The twice-impeached Trump now faces his second criminal indictment as he looks to recapture White House


Donald Trump, who has often lied, unquestionably told the truth when he said Thursday was a “dark day” for America.

The ex-president’s social media post correctly described the magnitude of his indictment over the alleged mishandling of classified documents – though completely ignored any personal culpability in the case.

But the first-ever indictment of a former president by a federal grand jury thrust the country into an unprecedented and perilous moment in its history at a time when it is already internally estranged over politics.

Criminal probes of former presidents and current presidential candidates might be business as usual in tottering developing world states. But there’s no parallel for an ex-commander in chief facing federal charges in the US, much less one who has already incited violence in order to advance his political ends and is currently running to recapture the White House.

America’s legal and political institutions, which were repeatedly torn apart by Trump’s tumultuous term in office, may now face their biggest test from an ex-president who was impeached twice, tried to steal an election and is already facing a separate criminal trial next March.

If that was not serious enough, these federal charges – related to classified documents that Trump took to his Mar-a-Lago resort – are coming down at a moment when Trump is the front-runner for the Republican nomination in 2024.

These seven counts bring a host of political complications, even if the Justice Department will argue that it’s simply following the evidence and is proving that no one, not even former presidents, are above the law.

Simply put, Trump is set to be brought to trial by the Justice Department of his successor. In another profound twist, that successor – President Joe Biden – could end up facing the accused in the 2024 general election, in a scenario that would inject new fervor into Trump’s claims he’s a victim of politicized justice. Trump’s supporters already thought that an invisible “deep state” establishment was out to get their hero. It will be even worse now.

Trump, who has been preparing the ground for a possible federal indictment for months, and who has been hugely successful in convincing his supporters that any scrutiny of his life, political decisions or business affairs adds up to politicization, wasted no time making that case.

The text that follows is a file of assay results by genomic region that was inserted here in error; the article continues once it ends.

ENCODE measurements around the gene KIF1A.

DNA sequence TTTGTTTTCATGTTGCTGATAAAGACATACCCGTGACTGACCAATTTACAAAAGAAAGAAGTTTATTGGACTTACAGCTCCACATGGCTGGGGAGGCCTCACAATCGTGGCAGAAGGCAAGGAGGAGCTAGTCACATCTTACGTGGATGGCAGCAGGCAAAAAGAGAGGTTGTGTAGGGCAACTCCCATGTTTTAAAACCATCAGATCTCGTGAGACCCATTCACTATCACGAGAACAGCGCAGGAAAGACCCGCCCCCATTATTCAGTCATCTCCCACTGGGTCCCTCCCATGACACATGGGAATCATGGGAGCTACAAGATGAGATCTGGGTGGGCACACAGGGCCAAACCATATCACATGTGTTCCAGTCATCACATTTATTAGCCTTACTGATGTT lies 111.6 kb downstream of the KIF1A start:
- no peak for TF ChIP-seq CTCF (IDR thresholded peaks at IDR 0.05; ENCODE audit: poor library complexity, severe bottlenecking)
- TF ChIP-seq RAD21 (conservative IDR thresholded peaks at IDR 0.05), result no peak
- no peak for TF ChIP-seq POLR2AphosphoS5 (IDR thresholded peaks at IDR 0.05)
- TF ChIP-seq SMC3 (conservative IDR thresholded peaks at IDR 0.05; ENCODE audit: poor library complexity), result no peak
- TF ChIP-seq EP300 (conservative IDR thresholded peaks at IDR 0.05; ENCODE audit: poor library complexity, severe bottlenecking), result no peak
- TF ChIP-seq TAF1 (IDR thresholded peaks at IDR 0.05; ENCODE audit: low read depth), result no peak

“I am an innocent man. I did nothing wrong,” the former president said in a video that showed that he is willing to torch America’s democratic electoral system if that is what it takes to clear his name.

“It’s called election interference. They’re trying to destroy your reputation so they can win an election. That’s just as bad as doing any of the other things that have been done over the last number of years,” said Trump, who is due to appear in court in Miami on Tuesday for an arraignment.

Amazingly, this was not the first time Trump was indicted. He already became the first ex-president to be charged with a criminal offense when a Manhattan grand jury indicted him. He faces more than 30 counts related to business fraud in a case arising from a hush money payment in 2016 to adult film actress Stormy Daniels. The case is due to go to trial next March – right in the middle of primary season. Trump has pleaded not guilty.

But the indictment by the special counsel in the documents case is a far graver affair and more politically sensitive since it comes from Biden’s Justice Department.

Trump is facing a charge under the Espionage Act, his attorney Jim Trusty said on CNN Thursday, as well as charges of obstruction of justice, destruction or falsification of records, conspiracy and false statements.

While all the exact charges against Trump were not immediately clear, the potential offenses strike at the core of some of the most somber duties of the presidency – including the protection of the country’s most vital secrets. And any allegation of obstruction involves another fundamental role of the public trust that Trump held and to which he aspires in the current campaign – the obligation of a president to uphold the laws.

The current scenario will test whether the US remains a nation of laws. If evidence exists that Trump has indeed committed alleged breaches of the criminal code, a decision not to charge him would shatter the principle that everyone is equal under the law. But some will ask whether the indictment is truly in the national interest given the backlash against democratic and judicial institutions certain to be whipped up by the ex-president.

Thursday evening’s news sparked a firm push back from some Republicans eager to prove their loyalty to Trump.

“Today is indeed a dark day for the United States of America,” House Speaker Kevin McCarthy said in a tweet. “I, and every American who believes in the rule of law, stand with President Trump against this grave injustice.”

New York Rep. Elise Stefanik, a member of the House GOP leadership, parroted Trump’s political argument, tweeting: “The radical Far Left will stop at nothing to interfere with the 2024 election in order to prop up the catastrophic presidency and desperate campaign of Joe Biden.”

And GOP Sen. Josh Hawley of Missouri tweeted: “If people in power can jail their political opponents at will, we don’t have a republic.” His comments ignore the fact that the ex-president is entitled to defend himself in a court of law.

While outsiders cannot know the full breadth of special counsel Jack Smith’s investigation, reports in recent days had suggested an aggressive probe nearing its conclusion.